This policy is also kept under regular review.
Why doesn’t the National Blood Service exclude promiscuous heterosexuals?
Current evidence shows that sex between men still represents the greatest risk factor for the transmission of infections which could be passed on through donated blood.
Heterosexuals who engage in activities, sexual or otherwise, which put them at risk of blood-borne infections are excluded from donating blood. The length of this exclusion depends on the specific activity. For example, anyone who has ever had sex for drugs or money – regardless of their sexuality – is excluded permanently from giving blood, as is anyone who has ever injected drugs.
How can it be fair to treat all gay men as high risk? What about those in
long-term monogamous relationships?
There are, clearly, a range of lifestyles among gay men, with many practising safer sex and seeking regular HIV testing. However, the National Blood Service collects blood from 7,000 donors every day and it is simply neither feasible, nor appropriate, to take a detailed sexual history from each individual donor.
Isn’t there a risk of those gay men who don’t agree with the policy donating anyway?
The National Blood Service relies entirely on volunteers; and the underlying principle on which people give blood has to be one of mutual trust. Our only aim in applying this policy is to ensure the safety of the blood on which patients depend. We believe that the vast majority of donors understand and respect this.
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It is not clear whether a change to the policy would make people more or less likely to comply with it; this is currently being considered. This research is due to be completed by Summer 2010.
Other EU countries, such as Italy, have lifted this exclusion. Why doesn’t the UK follow suit?
Although donor selection policies in Europe are guided by EU law, each Member State must make decisions within this legislative framework based on evidence regarding patterns of diseases which can be transmitted by blood in their population. Although men who have ever had sex with men are deferred from donating in most European countries, this can account for occasional variations in policy within the EU.
How can you justify excluding men who have sex with men from donating when they are blood shortages in this country?
There has been a safe and sufficient blood supply in this country for many years, although the rate of blood donations is subject to fluctuations, which is when we make particular efforts to ask the public – particularly those with rare blood groups – to give blood.
The safety of the blood supply is paramount; the exclusion of men who have sex with men from giving blood is in place to protect patient safety.
Will the current exclusion of men who have sex with men from giving blood ever be lifted or amended?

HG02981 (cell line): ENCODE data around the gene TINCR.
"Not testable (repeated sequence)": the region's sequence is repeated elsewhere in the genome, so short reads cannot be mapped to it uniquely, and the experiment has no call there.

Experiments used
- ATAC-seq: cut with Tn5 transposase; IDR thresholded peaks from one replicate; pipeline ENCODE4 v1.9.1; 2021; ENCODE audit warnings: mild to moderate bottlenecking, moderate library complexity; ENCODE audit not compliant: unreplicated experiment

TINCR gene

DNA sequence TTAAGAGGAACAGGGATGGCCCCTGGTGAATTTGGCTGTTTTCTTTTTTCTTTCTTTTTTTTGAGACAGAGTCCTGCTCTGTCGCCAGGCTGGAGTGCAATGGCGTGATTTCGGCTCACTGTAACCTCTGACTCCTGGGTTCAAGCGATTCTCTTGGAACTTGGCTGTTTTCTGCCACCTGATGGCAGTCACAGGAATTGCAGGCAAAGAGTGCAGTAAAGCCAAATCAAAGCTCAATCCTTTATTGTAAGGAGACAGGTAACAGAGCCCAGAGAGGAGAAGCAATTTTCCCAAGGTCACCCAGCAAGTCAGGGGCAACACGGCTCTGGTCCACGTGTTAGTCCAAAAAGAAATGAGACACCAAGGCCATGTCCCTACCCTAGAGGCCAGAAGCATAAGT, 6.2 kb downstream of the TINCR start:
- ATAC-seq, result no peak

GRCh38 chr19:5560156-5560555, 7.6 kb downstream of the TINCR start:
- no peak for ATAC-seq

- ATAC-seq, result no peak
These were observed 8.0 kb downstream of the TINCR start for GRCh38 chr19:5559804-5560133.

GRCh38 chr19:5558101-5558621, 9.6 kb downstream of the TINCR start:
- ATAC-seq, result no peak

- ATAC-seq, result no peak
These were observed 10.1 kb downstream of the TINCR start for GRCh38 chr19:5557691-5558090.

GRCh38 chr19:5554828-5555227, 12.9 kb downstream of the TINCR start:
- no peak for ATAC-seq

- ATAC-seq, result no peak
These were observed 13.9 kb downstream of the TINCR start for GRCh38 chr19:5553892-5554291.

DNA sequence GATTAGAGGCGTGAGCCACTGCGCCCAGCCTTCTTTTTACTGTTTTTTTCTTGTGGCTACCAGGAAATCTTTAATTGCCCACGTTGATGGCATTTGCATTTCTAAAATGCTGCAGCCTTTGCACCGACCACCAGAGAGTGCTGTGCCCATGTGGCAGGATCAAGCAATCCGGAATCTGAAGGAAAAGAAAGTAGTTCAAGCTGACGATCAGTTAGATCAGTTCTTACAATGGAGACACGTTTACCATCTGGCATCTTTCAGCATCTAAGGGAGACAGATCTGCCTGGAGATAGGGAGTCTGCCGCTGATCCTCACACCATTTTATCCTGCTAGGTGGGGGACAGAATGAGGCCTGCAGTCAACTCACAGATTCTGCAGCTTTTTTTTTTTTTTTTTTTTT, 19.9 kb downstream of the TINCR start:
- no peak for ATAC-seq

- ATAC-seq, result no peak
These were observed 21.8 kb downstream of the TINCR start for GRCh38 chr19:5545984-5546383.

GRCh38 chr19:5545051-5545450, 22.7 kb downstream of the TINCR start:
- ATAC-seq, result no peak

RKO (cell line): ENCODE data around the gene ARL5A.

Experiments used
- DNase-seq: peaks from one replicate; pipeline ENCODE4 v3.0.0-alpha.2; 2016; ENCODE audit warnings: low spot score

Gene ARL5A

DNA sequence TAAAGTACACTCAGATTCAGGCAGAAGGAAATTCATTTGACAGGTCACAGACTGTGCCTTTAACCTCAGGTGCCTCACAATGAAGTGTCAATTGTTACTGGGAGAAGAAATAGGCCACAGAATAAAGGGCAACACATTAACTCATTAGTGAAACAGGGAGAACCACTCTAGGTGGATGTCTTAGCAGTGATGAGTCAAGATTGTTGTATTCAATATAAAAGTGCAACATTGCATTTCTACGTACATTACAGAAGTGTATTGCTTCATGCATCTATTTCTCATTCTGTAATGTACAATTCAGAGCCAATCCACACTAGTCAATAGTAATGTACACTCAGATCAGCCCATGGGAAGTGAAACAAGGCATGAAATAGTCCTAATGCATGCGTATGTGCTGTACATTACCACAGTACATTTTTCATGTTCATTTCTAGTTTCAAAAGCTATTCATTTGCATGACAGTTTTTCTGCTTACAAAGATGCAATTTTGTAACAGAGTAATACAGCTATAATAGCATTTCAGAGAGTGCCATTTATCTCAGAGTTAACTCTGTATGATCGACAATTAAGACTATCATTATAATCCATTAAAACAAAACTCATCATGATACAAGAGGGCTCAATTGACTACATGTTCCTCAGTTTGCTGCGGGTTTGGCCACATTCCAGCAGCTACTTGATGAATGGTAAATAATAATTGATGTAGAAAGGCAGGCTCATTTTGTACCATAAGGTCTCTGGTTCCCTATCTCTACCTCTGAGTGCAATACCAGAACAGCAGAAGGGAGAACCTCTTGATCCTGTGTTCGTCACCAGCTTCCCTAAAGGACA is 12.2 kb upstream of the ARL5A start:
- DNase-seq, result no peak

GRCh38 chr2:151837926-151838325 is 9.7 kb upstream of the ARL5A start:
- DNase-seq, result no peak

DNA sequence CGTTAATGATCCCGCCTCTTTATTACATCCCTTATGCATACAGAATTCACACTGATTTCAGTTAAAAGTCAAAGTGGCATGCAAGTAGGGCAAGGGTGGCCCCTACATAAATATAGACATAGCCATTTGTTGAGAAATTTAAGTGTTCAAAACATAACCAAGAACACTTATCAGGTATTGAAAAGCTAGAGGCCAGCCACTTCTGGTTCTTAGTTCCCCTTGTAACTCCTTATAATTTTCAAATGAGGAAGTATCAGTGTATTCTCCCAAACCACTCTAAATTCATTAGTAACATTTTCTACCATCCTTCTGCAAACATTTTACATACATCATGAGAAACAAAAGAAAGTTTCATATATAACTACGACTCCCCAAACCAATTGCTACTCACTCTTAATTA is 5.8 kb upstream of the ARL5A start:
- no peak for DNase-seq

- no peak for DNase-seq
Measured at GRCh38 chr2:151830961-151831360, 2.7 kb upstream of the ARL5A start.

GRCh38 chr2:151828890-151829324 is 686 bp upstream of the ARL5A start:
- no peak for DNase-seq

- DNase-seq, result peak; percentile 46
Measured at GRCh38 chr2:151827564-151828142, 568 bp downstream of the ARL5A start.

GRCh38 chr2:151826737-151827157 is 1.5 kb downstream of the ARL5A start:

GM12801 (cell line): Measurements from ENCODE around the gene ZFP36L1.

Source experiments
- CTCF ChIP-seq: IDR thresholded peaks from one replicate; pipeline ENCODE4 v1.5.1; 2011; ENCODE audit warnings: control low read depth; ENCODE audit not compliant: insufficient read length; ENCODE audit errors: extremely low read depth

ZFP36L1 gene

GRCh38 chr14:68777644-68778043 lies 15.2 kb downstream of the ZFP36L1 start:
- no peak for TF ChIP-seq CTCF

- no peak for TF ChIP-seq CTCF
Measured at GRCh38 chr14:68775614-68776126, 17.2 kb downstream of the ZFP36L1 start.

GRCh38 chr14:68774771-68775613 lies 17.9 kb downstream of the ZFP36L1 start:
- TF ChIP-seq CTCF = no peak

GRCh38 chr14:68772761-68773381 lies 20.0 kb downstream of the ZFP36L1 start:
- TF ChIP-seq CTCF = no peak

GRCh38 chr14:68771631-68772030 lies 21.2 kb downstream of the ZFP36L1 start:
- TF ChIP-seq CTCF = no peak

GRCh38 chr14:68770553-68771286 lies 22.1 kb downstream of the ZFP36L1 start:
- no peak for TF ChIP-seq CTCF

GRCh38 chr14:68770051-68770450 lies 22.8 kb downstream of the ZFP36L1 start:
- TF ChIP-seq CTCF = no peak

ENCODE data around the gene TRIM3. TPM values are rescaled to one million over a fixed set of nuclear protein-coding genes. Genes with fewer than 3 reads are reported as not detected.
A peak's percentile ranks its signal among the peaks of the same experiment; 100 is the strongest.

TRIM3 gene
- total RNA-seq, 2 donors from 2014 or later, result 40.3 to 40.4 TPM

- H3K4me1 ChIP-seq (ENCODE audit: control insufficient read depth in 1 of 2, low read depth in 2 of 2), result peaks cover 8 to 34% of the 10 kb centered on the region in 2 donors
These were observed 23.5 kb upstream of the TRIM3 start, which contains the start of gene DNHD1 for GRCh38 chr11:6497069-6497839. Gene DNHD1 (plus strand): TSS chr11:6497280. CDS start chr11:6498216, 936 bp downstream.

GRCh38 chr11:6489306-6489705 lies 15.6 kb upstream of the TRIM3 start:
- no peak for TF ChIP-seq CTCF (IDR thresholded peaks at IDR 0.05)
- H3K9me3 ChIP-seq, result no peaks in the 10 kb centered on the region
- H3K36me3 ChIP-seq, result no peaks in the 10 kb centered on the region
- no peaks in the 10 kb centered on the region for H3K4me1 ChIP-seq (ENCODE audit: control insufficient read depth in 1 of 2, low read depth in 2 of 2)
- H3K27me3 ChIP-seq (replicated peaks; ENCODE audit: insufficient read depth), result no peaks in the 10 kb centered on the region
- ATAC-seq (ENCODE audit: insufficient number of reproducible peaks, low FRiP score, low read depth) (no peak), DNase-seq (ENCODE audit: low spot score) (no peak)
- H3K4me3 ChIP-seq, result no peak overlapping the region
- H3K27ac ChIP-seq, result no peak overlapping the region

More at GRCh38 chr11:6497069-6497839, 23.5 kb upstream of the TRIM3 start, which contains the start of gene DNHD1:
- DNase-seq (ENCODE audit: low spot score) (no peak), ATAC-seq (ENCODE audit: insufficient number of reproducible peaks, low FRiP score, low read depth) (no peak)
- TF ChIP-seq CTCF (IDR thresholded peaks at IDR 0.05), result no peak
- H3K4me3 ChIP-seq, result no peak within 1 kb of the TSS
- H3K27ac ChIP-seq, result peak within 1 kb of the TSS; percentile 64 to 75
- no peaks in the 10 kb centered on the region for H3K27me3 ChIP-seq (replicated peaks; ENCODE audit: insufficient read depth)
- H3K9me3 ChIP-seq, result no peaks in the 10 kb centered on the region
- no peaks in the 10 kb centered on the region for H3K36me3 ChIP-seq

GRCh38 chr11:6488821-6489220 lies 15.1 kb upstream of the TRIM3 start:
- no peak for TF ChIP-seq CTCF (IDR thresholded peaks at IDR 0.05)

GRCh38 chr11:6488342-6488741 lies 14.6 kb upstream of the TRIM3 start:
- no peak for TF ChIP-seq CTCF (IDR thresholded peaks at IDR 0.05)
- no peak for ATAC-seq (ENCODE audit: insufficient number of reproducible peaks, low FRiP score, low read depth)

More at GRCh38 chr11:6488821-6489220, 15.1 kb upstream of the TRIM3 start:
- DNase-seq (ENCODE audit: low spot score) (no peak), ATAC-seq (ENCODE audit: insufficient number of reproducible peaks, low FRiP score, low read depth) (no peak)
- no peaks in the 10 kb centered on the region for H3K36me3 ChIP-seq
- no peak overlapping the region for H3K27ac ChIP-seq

The criteria as to who can give blood are agreed by the Department of Health’s Advisory Committee on the Safety of Blood, Tissue and Organs (SaBTO), made up of doctors, scientists, infection specialists and other independent experts. The committee makes recommendations to the Department of Health, with the current criteria being reviewed on a regular basis.
Research is currently underway as to whether this policy could be relaxed to allow men who have sex with men to give blood one year after their last sexual contact.
However, the policy would only be changed on the basis of clear evidence that patients would not be put at jeopardy. In addition, scientific advances in virus testing and inactivation are monitored. Any significant new developments in this area could lead to the policy being reviewed.
Why can’t gay men donate blood in the UK when they are able to donate organs?
As with all clinical decisions about the use of donated blood and organs, the difference in the selection criteria rests on weighing up the potential risks and benefits to patients.
There is a shortage of organs available for transplantation in this country, with more than 8000 people currently on the waiting list, so every potential organ donation must be considered. The decision as to whether organs are suitable for transplantation is always made by a specialist taking into account the potential donor's medical history. The only two instances in which organ donation is currently completely ruled out are where the donor has been diagnosed with HIV or has, or is suspected of having, Creuttzfeldt-Jakob Disease (CJD).Blood is taken from all potential organ donors and tested for transmissible diseases and viruses such as HIV and hepatitis.
While this may appear contradictory, weighing up the clinical benefits and risks to patients of any procedure is common medical practice.